New Labour to banish ancient ban on Sunday grooving...
A government ban on dancing on Sundays in the UK is to be repealed, after officials branded the 220 year old law “plainly daft.”
An amendment of the 1780 Sunday Observances Act will legitimise public dances on the Christian Sabbath and allow clubs to open on Sundays, as well as allowing alcohol to be served until 12.30am on Monday mornings.
Home Office minister Mike O’Brien said, “Be it line dancing, square dancing, ballroom dancing or disco, it is plainly daft to have a ban on dancing because it is a Sunday. This ban is antiquated and should have gone years ago. If people want a bit of Sunday Night Fever, that’s fine by me.”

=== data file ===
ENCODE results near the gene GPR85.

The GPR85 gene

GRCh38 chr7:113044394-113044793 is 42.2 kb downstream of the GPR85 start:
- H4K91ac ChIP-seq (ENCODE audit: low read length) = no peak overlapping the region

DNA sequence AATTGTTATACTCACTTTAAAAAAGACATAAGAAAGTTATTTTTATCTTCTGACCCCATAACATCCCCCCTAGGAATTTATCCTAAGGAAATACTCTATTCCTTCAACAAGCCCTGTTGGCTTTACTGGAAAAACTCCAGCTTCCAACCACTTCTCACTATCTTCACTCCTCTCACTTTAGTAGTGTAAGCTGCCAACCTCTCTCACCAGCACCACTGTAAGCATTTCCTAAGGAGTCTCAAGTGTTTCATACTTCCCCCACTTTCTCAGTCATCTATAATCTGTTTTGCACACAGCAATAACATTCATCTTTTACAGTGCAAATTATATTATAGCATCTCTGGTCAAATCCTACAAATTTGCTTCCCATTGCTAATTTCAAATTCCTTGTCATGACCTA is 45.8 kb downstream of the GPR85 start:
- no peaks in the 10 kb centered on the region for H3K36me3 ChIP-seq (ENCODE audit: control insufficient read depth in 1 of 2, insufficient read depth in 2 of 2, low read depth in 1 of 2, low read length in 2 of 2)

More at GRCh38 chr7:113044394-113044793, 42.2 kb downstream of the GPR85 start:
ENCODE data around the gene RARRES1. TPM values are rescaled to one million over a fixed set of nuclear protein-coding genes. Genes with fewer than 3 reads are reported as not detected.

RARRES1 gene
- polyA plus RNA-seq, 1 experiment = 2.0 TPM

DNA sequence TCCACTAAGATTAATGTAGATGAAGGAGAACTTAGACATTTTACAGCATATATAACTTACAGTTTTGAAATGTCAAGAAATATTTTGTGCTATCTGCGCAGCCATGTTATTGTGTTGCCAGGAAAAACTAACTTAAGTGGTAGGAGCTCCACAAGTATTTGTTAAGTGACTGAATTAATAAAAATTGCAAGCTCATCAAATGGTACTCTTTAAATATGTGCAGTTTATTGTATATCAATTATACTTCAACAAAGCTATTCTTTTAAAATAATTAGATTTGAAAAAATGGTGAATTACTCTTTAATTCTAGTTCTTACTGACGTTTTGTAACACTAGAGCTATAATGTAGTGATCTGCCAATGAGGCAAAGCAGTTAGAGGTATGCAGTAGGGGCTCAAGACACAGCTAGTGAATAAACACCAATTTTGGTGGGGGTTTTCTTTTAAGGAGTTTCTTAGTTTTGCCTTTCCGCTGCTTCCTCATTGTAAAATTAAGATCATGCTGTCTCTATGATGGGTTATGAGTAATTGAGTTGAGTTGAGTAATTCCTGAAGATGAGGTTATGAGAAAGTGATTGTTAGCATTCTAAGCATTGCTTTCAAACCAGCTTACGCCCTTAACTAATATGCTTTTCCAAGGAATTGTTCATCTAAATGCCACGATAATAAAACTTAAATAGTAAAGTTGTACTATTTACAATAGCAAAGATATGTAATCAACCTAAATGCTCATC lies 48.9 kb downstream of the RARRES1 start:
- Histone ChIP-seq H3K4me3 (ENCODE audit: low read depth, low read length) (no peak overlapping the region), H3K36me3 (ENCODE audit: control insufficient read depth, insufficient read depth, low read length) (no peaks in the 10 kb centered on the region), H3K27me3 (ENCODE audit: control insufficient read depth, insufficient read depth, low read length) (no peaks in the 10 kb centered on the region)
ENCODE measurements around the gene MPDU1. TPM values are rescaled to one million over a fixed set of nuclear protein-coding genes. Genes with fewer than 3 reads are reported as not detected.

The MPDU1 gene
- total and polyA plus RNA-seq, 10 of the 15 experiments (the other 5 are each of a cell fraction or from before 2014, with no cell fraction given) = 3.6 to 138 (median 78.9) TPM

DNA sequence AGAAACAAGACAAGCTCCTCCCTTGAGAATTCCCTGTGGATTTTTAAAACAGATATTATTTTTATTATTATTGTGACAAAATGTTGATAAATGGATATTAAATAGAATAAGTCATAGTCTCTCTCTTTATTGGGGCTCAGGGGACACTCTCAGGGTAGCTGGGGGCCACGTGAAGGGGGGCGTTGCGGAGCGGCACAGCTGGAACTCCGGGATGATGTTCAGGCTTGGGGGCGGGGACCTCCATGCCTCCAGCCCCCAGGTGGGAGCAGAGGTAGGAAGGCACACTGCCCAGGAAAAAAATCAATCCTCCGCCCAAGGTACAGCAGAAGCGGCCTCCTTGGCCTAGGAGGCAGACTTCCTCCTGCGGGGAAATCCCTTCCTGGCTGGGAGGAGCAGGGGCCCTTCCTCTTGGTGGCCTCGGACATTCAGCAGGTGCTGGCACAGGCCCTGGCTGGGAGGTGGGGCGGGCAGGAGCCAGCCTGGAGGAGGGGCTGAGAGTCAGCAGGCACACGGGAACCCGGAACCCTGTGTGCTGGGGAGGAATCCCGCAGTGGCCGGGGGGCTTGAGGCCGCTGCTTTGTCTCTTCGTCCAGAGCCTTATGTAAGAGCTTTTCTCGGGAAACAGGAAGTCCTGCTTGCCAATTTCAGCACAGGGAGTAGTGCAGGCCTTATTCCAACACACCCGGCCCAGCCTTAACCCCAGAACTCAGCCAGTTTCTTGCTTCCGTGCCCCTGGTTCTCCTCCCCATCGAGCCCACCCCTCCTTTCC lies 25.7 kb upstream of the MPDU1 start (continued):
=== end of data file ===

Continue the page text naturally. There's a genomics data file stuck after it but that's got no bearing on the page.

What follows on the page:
The measure is now awaiting consideration by the Deregulation Committees of the House Of Commons and House Of Lords, and should become law this summer.
Terry Hart, press spokesperson for London’s longest-running Sunday night club Addicted To DTPM, now held at the capital’s superclub Fabric on Charterhouse Street, EC1, told nme.com: “It’s been a long time coming. Sunday isn’t just a day for religious observance.”
Mark Rodol, creative director from another London superclub Ministry Of Sound, in Elephant & Castle, SE1, was equally jubilant.
“Even more of a reason not to go to work on a Monday!”
However, opening times and entertainment/alcohol licences will still be decided by the relevant local authority to clubs and venues wishing to open on Sunday, whether ot not the law is scrapped.